View the online exhibition on Google Arts & Culture.
A retrospective of the work of acclaimed fashion designer Ralph Rucci was on view January 12 through April 14, 2007. Ralph Rucci: The Art of Weightlessness marks the 25th anniversary of his career in fashion and features approximately 100 of his garments, including some suspended from the ceiling, as if they were light enough to float. The title comes from an article by Suzy Menkes, in which Rucci said, "The whole idea is to take the structure, completely tailored with all the propriety of a suit, but make it weightless."
The first American to show officially during Paris couture since Mainbocher in the 1930s, Rucci is an avid admirer of past great couturiers, particularly Cristóbal Balenciaga, Alix Grès , and Halston. He never copies them, but rather uses their inspiration to craft his own unique designs. For example, his grand ballgowns, known as Infantas, were inspired by Balenciaga. While he borrowed the past master's penchant for imposing volume, Rucci crafts his gowns with many more complex patterns and a more intense and varied color palette.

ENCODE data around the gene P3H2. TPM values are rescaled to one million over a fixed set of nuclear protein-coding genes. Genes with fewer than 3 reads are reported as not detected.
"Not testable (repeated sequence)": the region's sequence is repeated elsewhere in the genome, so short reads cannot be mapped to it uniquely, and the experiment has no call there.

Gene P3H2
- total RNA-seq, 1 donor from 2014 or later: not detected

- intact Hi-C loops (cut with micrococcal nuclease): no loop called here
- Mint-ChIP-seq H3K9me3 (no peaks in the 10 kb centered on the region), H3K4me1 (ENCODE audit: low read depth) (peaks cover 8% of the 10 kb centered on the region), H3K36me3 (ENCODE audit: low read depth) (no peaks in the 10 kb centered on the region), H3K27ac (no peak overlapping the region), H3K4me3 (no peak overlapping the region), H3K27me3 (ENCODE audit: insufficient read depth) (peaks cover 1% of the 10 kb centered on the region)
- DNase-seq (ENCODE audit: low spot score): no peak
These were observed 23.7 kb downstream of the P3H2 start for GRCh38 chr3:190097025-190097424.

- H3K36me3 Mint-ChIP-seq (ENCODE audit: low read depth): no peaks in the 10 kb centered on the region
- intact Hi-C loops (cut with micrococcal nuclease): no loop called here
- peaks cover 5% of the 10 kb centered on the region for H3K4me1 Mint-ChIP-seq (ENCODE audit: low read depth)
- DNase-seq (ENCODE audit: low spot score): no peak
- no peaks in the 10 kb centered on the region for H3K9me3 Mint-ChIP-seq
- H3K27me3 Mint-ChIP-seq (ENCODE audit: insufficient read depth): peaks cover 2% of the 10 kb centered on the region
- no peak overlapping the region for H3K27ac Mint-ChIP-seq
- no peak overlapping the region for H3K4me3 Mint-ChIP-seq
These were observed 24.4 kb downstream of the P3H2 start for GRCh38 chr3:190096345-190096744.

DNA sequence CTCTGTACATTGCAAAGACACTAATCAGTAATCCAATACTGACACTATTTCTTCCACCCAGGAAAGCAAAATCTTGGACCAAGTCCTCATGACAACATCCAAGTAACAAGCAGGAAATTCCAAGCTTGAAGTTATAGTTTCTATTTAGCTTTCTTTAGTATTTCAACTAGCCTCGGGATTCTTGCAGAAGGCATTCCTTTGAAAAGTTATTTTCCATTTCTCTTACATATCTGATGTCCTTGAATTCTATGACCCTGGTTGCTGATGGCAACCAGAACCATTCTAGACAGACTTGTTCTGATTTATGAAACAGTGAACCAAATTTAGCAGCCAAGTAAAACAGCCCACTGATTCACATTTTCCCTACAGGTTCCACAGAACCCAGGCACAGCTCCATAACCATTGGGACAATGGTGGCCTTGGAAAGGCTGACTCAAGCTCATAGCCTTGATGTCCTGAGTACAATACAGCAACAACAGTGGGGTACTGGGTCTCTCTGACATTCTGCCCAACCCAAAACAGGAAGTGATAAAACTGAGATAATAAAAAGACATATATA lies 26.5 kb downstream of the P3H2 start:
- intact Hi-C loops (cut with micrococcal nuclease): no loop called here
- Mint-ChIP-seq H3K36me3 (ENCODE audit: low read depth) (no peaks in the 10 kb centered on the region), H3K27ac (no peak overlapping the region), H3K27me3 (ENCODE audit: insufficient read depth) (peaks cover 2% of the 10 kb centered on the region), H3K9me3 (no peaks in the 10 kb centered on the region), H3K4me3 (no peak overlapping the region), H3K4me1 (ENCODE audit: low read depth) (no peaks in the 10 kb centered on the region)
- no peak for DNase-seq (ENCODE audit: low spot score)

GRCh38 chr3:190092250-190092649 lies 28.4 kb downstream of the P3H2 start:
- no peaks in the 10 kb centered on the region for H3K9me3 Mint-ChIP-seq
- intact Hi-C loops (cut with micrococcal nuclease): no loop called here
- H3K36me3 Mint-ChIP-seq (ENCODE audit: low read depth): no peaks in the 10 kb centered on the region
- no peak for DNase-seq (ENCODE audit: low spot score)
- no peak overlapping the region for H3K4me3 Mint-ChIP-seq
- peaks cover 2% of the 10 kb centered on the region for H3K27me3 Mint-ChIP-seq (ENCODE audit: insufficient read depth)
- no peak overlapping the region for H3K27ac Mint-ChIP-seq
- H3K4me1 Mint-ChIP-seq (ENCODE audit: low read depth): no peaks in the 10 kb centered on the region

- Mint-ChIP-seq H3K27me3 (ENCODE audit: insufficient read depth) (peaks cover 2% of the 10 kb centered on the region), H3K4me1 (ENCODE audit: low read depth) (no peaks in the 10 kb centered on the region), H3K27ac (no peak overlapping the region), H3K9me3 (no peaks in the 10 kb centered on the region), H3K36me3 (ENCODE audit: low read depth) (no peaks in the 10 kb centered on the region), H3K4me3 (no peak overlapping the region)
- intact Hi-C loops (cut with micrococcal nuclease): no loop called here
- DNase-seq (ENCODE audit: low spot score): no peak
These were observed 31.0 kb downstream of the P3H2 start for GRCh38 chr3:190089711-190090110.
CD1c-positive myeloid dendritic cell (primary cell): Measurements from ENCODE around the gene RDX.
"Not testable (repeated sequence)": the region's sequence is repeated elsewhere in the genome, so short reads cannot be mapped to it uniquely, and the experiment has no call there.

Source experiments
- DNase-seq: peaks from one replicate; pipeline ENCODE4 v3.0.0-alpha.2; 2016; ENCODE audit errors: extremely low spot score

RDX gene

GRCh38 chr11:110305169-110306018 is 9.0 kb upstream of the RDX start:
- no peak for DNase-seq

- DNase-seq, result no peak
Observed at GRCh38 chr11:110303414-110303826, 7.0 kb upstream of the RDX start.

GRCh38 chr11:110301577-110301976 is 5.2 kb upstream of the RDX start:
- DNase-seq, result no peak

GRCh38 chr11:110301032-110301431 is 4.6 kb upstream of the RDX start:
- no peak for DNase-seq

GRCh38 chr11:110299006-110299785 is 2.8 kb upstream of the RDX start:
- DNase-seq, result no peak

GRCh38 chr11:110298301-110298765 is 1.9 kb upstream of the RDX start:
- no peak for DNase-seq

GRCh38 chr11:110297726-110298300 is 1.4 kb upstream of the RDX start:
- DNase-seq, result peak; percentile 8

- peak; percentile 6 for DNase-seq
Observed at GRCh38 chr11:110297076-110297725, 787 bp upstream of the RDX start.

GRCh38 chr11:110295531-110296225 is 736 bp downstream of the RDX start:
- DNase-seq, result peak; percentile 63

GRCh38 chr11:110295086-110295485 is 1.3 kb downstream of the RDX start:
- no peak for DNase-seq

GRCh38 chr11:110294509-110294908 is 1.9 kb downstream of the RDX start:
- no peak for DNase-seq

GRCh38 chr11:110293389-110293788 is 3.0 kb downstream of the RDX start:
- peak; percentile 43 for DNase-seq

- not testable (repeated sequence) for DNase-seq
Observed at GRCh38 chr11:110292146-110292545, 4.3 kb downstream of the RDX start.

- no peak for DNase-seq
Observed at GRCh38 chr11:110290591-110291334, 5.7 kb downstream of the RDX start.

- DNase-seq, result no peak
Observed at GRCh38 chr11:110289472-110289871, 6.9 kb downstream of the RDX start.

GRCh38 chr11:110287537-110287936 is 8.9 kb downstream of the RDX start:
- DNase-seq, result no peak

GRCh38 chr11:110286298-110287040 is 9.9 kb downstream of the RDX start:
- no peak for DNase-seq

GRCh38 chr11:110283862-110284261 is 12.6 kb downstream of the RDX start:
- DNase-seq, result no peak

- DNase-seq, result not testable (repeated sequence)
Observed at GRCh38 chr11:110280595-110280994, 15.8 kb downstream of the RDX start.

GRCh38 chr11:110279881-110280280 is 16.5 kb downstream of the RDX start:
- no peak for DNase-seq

Rucci also designs ready-to-wear garments that feature extraordinary dressmaking techniques and luxury textiles. Patricia Mears, deputy director of the Museum at FIT, said, "Ralph has a profound knowledge of fashion history and he is a true connoisseur of fine art from around the world. Our goal is to present the many facets of his creativity."
An avid art collector and accomplished painter, Rucci uses great art as the starting point for many of his finest designs. Pieces from his private collection-ancient Khymer sculpture and bamboo baskets, Japanese art, Indian sculpture, and contemporary art by Francis Bacon and Cy Twombly - as well as paintings by Rucci himself will be displayed near the garments that they inspired, such as a black silk organza caftan and pants ensemble reminiscent of Japanese screens.
A graduate of the Fashion Institute of Technology (FIT), Rucci was the recipient of the inaugural Couture Council Award for Artistry of Fashion, presented in October 2006.
Ralph Rucci: The Art of Weightlessness was organized by Patricia Mears, together with Dr. Valerie Steele, director and chief curator, and Fred Dennis, associate curator. Accompanying the exhibition was a full color catalogue, published by Yale University Press, with more than 150 images and essays by Valerie Steele, Patricia Mears, and Clare Sauro.
Ralph Rucci: The Art of Weightlessness was also featured in Google's Arts & Culture "We Wear Culture" project, a collaboration with The Museum at FIT and over 180 renowned cultural institutions from New York, London, Paris, Tokyo, São Paulo, and around the world. View the exhibit below and through the Google Arts & Culture app on iOS and Android devices.